Williams Hematology



Etiology and Pathogenesis

Underlying Disorders




Localized Vascular Abnormalities
Clinical Features
Laboratory Findings
Differential Diagnosis
Therapy, Course, and Prognosis
Chapter References

The term microangiopathic hemolytic anemia refers to a group of clinical disorders characterized by the fragmentation of red cells as they pass through the platelet-fibrin mesh present in microthrombi which are deposited in capillaries and arterioles. Since platelet-fibrin clot deposition in the small vessels is the main pathogenic mechanism, this disorder has also been referred to as thrombotic microangiopathy. The formation of arteriolar microthrombi can be caused by a variety of mechanisms, including activation of the coagulation system as occurs in disseminated intravascular coagulation, or by the formation of platelet aggregates induced by the release of very large von Willebrand factor multimers as in thrombotic thrombocytopenic purpura (TTP). In addition, antineoplastic and immunosuppressive agents as well as radiation therapy and bacterial toxins may induce endothelial cell injury leading to the formation of microthrombi in the affected vessels. Identification of the microangiopathic process and its specific etiology can help the clinician to institute prompt and appropriate treatment that frequently improves the hemolytic process and reverses end-organ failure.

Microangiopathic hemolytic anemia, first described in 1962,1 refers to a group of clinical disorders that are characterized by fragmentation of the red cells within the circulatory system, leading to intravascular hemolysis. The common pathogenic mechanism is extracorpuscular and involves red cell fragmentation as a result of passage of the red cell through abnormal arterioles. Since deposition of platelets and fibrin is the most frequent cause of the microvascular lesion, this type of anemia has also been named thrombotic microangiopathic hemolytic anemia2 or simply thrombotic microangiopathy.2,3
Thrombus formation inside blood vessels can play a major role in the disruption of red cells, as it can be directly observed when the red cells are forced through a loose fibrin clot formed inside a slide chamber.4 The cells, after attaching to the fibrin, fold around the strands and are either released or fragmented by the force of the flowing blood. Some of the cell fragments reseal their membranes and acquire different shapes that are dependent upon the position and plane in which the red cell attaches and upon the distribution of membrane and hemoglobin within each fragment (Fig. 51-1). Fragmentation of the red cells induced by shear stress from interaction with platelet-fibrin deposits in the vascular bed may not be the only explanation. It is also possible that young erythrocytes may attach to endothelial cells via the association of red cell integrins with endothelial cells expressing adhesion molecules such as vascular cell adhesion molecule-1 (VCAM-1).5 Other mechanisms for the attachment of red cells to the endothelium may include the interaction of large von Willebrand factor multimers as bridges between integrins present in the membrane of both young red cells and endothelial cells.6 The attached red cells are then fragmented by the high shear stress present in microvessels. In vivo studies have also demonstrated the role of fibrin in the pathogenesis of microangiopathic hemolytic anemia. For example, snake venoms injected into rabbits induce a rapid defibrination syndrome that is associated with morphological alterations of the red cell, hemoglobinemia, and thrombus formation in several organs. The degree of hemoglobinemia correlates with the intensity of defibrination, and the hemolytic process is aggravated by treating the rabbits with fibrinolytic inhibitors.7 Injection of endotoxin or thrombin into rabbits can also lead to intravascular coagulation with thrombosis of the renal vascular bed, resulting in the fragmentation of the red cells and intravascular hemolysis.8 This experimental model resembles the microangiopathic hemolytic anemia and vascular occlusion found in some patients with sepsis, mainly induced by gram-negative bacteria,9 or purpura fulminans.10 Gastrointestinal infections with Shigella dysenteria or with Escherichia coli, mainly the serotype E. coli O157:H7, can induce a syndrome which is similar to either the uremic hemolytic syndrome or thrombotic thrombocytopenic purpura. Both Shigella and E. coli produce exotoxins that cause endothelial cell injury and platelet-fibrin microthrombi formation.11,12 Microangiopathic hemolysis due to thrombotic thrombocytopenic purpura and uremic hemolytic syndrome is also associated with HIV infection, and the clinical and hematological manifestations of this group of patients respond as well to plasma exchange as non-HIV infected individuals.13,14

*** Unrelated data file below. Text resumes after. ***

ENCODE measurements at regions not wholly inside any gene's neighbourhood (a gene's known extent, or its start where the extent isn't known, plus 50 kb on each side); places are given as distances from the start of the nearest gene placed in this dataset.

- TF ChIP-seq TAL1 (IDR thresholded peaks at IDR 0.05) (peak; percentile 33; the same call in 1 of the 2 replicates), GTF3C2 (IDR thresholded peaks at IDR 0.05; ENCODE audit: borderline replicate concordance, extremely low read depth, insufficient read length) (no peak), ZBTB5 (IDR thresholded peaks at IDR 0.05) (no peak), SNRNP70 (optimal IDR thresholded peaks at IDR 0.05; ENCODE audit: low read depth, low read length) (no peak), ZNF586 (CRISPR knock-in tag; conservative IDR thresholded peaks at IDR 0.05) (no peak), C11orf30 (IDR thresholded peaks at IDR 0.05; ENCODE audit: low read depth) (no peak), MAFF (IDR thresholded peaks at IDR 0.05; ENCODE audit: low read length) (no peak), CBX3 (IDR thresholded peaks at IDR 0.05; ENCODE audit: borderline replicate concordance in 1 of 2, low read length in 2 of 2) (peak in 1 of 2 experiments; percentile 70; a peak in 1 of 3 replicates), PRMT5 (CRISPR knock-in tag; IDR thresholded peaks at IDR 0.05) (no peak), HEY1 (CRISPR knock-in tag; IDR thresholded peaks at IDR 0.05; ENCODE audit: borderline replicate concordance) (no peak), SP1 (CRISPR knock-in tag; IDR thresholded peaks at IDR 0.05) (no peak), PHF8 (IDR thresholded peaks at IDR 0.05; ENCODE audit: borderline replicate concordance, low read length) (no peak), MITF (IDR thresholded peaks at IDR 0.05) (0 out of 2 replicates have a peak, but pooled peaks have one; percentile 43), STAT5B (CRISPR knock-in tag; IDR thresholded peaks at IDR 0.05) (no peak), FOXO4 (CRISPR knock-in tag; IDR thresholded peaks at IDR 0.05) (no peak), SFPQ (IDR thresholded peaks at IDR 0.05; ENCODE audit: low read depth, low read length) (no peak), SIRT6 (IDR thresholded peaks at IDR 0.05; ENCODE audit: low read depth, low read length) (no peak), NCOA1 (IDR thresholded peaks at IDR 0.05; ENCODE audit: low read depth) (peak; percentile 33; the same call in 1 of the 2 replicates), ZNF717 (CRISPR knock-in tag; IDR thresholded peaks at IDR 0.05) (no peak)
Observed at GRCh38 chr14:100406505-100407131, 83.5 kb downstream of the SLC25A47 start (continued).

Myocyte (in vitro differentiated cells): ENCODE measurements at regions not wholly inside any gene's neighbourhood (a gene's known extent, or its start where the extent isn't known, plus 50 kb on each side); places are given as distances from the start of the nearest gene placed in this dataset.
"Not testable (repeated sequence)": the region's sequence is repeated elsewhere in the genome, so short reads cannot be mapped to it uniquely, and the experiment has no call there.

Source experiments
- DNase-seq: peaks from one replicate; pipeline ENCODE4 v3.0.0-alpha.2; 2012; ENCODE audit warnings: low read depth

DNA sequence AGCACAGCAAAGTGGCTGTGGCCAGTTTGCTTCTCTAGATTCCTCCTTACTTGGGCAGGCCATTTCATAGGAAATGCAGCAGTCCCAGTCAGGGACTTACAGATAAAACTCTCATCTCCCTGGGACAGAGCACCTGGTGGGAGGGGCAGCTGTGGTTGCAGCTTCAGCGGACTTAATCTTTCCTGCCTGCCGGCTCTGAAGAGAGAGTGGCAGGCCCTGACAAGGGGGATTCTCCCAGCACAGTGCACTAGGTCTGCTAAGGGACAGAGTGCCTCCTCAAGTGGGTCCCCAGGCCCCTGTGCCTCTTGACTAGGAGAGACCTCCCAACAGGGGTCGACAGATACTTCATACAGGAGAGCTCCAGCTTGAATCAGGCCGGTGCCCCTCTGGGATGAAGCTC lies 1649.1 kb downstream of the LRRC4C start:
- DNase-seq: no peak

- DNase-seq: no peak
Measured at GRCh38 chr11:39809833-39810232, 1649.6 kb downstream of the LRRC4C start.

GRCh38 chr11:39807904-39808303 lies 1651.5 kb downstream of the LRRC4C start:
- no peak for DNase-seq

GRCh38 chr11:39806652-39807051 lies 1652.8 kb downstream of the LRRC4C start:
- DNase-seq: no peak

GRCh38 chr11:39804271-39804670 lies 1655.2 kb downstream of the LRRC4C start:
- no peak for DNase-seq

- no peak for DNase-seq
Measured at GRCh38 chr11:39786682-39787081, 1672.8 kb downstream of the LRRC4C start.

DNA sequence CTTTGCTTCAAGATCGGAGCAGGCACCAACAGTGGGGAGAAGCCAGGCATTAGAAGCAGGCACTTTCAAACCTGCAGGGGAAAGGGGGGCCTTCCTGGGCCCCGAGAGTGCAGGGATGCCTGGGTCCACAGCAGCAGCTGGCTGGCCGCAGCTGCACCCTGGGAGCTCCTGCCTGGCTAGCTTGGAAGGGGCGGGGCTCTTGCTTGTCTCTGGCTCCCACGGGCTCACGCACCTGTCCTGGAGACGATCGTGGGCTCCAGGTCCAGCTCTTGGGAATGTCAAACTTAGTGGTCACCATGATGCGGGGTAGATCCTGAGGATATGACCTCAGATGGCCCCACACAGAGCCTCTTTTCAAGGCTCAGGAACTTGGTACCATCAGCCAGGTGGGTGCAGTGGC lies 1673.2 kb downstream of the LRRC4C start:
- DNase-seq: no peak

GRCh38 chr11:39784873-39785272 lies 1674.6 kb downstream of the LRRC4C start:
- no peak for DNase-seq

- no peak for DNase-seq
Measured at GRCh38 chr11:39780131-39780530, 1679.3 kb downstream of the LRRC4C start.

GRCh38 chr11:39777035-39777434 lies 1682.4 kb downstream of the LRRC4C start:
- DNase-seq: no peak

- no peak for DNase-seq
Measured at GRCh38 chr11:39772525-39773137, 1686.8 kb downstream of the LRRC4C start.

FIGURE 51-1 Hanged red cell. Dense fibrin band in background was formed from accumulations of finer strands, some of which are still evident. It is only these denser, more amorphous structures that typically persist postmortem. ×5200 in vitro model, scanning electron microscope. [From BS Bull, Kuhn IN: The production of schistocytes by fibrin strands (a scanning electron microscope study). Blood 35:104, 1970, with permission.]